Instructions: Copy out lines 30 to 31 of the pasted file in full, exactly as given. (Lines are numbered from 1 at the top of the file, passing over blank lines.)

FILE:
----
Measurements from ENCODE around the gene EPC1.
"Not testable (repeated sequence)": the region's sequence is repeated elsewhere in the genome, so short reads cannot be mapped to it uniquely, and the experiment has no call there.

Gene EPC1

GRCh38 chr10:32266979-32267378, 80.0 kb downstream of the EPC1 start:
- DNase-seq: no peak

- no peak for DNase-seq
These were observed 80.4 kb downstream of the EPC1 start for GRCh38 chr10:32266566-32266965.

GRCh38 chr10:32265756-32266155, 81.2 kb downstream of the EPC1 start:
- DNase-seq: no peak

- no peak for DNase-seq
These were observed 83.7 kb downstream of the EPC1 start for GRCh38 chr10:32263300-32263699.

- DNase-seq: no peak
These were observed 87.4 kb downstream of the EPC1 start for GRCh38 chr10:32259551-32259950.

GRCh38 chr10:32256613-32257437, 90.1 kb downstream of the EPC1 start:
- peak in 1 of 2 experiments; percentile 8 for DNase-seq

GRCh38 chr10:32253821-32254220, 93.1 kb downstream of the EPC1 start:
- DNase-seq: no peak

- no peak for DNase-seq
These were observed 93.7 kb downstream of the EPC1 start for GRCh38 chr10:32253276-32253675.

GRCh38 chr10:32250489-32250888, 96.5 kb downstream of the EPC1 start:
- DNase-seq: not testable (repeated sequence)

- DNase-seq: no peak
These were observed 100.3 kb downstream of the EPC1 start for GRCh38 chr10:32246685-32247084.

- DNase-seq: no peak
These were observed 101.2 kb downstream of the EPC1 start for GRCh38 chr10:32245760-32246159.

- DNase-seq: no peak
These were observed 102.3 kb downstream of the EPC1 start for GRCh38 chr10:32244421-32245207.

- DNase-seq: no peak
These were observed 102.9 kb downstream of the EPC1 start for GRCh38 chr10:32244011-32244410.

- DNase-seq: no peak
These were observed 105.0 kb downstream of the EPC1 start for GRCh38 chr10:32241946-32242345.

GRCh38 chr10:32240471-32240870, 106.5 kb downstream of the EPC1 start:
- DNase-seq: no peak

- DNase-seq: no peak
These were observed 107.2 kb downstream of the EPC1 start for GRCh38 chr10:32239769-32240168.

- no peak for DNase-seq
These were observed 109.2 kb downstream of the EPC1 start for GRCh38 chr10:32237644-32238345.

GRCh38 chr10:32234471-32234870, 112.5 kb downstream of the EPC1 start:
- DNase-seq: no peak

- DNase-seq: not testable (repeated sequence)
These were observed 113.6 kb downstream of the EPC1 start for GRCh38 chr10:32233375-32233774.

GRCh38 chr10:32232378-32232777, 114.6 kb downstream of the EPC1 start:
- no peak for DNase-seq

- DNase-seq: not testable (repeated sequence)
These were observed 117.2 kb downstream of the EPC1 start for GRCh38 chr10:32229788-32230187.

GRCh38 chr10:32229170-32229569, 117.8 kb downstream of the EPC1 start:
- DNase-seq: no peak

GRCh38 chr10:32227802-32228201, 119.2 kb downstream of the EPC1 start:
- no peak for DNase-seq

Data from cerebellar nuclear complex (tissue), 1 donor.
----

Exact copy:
- DNase-seq: no peak
These were observed 105.0 kb downstream of the EPC1 start for GRCh38 chr10:32241946-32242345.